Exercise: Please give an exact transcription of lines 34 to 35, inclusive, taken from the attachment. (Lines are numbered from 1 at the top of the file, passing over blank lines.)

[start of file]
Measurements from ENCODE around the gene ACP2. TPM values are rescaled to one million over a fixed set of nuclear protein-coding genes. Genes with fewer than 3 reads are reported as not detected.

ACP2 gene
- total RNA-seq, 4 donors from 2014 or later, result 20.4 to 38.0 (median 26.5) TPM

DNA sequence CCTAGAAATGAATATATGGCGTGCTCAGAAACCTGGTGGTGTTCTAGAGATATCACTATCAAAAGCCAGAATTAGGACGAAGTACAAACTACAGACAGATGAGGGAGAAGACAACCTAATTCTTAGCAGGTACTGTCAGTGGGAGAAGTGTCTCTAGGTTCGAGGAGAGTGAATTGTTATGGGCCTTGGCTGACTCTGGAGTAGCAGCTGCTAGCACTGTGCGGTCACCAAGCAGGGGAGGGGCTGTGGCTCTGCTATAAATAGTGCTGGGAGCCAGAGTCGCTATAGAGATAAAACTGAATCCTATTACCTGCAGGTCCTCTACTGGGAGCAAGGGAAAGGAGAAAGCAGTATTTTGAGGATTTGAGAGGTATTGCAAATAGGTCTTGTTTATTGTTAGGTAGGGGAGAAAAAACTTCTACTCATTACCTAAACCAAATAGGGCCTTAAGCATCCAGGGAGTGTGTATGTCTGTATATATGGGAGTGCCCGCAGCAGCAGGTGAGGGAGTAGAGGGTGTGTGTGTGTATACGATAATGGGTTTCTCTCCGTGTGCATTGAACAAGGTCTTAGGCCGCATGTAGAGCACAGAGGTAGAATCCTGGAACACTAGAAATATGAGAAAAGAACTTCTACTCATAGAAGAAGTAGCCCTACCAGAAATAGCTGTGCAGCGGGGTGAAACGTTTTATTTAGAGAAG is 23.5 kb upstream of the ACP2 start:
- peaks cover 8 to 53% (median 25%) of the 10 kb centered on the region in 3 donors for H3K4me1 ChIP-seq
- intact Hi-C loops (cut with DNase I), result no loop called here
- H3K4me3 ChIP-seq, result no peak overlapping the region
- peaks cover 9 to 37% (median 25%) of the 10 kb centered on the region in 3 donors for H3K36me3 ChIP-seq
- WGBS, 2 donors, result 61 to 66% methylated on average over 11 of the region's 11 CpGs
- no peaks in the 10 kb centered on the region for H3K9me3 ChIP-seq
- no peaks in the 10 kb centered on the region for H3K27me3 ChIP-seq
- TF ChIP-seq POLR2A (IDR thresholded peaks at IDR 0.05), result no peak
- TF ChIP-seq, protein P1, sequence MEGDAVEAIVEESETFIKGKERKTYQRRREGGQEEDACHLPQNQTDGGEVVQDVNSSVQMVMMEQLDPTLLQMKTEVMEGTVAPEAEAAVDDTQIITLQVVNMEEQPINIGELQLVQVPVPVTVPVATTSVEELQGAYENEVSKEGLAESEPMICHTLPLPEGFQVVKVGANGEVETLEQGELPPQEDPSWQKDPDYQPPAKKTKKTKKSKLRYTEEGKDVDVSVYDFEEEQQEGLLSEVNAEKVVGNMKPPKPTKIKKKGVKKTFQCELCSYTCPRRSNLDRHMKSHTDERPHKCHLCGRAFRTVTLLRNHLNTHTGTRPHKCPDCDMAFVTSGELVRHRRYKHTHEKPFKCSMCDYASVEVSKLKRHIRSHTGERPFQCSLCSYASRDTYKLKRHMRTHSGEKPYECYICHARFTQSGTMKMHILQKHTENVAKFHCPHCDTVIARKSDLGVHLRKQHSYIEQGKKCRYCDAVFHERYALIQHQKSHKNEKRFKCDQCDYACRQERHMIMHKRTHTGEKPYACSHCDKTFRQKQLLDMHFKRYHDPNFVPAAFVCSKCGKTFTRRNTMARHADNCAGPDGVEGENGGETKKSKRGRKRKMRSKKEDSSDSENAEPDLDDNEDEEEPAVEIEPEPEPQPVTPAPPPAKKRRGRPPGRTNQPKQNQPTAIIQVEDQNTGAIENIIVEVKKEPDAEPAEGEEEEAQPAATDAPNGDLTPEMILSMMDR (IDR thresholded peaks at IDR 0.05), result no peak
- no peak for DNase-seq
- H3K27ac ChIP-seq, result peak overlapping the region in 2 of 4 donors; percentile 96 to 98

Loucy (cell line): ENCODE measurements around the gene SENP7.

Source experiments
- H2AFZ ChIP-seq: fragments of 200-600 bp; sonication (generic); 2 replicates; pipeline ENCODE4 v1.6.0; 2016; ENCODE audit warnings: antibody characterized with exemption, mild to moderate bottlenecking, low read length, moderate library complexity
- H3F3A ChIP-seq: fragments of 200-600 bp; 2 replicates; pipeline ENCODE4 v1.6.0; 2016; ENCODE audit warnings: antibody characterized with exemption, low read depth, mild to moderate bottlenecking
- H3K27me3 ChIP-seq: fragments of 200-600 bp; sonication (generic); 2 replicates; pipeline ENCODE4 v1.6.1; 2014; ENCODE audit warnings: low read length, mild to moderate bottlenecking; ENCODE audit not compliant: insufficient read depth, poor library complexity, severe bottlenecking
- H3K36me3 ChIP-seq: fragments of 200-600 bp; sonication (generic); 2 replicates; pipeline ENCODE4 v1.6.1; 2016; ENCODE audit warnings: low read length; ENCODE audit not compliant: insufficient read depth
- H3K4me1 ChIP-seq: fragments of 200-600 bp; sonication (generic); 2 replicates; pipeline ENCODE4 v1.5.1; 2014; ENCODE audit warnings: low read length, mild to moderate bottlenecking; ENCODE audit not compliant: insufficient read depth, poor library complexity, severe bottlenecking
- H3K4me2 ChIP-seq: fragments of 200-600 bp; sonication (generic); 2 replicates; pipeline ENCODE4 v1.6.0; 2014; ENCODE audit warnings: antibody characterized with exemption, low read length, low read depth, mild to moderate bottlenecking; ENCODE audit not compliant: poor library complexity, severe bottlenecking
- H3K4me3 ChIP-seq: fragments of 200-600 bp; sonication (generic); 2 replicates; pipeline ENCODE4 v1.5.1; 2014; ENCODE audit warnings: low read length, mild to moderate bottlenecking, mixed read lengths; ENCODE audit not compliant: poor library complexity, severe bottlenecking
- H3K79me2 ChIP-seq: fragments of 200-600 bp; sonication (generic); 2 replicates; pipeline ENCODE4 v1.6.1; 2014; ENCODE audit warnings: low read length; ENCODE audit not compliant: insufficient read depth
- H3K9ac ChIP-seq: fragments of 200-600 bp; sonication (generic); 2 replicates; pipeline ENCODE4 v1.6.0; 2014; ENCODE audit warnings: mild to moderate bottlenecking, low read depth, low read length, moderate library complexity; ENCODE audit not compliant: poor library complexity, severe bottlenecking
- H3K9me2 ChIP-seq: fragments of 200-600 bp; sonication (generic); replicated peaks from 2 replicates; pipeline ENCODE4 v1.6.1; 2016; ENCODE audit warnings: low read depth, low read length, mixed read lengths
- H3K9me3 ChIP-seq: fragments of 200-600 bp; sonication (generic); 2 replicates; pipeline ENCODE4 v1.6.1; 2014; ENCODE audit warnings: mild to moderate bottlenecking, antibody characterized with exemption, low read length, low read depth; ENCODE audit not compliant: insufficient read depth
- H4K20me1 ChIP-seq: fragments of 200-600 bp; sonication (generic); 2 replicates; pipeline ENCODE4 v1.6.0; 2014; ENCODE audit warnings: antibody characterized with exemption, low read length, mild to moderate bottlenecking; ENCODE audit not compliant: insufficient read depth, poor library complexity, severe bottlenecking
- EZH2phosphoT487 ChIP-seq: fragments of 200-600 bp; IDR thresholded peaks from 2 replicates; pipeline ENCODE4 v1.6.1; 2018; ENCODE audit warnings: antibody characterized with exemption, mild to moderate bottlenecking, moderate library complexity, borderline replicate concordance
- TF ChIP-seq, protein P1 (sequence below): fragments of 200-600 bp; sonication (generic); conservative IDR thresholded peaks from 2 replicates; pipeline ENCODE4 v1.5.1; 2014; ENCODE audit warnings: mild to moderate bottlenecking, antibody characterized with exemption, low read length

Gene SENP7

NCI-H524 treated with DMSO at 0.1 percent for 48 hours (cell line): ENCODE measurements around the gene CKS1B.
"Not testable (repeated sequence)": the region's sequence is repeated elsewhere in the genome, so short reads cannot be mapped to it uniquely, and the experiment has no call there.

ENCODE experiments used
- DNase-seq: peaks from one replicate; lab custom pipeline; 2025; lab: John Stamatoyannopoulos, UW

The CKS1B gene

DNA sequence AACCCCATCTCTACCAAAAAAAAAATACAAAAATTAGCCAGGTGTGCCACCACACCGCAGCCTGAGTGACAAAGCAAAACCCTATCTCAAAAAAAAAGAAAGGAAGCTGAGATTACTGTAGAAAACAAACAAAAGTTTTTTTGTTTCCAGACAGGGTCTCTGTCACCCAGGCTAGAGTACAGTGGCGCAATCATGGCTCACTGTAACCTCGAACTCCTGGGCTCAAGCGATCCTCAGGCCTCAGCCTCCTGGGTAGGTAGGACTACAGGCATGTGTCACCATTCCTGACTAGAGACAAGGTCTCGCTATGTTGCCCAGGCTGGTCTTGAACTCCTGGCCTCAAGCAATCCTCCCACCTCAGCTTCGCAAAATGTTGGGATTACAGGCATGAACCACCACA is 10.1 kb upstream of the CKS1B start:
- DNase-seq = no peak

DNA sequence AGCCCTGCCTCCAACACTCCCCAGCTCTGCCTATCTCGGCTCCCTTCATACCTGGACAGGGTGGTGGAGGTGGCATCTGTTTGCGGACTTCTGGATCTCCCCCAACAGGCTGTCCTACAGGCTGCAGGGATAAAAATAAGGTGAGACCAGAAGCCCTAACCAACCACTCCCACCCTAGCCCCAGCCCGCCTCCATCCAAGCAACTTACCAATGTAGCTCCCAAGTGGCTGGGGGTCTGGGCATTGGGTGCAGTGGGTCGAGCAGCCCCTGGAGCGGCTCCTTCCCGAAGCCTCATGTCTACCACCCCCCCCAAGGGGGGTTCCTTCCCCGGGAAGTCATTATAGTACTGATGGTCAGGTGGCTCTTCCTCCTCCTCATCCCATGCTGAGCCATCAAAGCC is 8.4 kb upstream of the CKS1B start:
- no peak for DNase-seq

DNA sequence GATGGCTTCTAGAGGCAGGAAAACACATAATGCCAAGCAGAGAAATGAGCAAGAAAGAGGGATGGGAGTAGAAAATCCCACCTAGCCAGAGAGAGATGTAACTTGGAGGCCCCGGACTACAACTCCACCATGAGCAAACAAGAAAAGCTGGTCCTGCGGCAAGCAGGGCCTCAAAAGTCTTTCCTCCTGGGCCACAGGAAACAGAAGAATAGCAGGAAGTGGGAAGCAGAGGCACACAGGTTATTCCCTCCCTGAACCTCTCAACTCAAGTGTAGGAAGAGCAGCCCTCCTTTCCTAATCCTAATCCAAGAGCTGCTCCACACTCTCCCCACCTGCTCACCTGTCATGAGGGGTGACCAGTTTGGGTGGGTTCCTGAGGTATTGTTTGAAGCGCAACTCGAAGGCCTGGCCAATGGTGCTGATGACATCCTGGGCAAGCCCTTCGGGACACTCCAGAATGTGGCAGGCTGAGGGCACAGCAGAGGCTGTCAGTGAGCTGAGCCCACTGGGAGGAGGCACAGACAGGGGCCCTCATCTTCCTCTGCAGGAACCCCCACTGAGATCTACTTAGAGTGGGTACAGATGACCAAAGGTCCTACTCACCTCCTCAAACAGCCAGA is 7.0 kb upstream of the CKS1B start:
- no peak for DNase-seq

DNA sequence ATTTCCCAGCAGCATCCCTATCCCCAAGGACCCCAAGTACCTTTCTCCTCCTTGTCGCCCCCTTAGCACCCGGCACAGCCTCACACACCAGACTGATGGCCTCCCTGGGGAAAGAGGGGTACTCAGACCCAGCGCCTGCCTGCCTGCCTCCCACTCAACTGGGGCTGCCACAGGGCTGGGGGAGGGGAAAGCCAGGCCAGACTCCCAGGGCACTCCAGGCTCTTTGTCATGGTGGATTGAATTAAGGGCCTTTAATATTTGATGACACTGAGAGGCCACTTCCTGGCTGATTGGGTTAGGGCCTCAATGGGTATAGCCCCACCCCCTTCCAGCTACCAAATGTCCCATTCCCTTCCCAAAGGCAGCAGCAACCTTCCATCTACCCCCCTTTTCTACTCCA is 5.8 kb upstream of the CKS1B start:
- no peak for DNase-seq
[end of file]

"Not testable (repeated sequence)": the region's sequence is repeated elsewhere in the genome, so short reads cannot be mapped to it uniquely, and the experiment has no call there.

ENCODE experiments used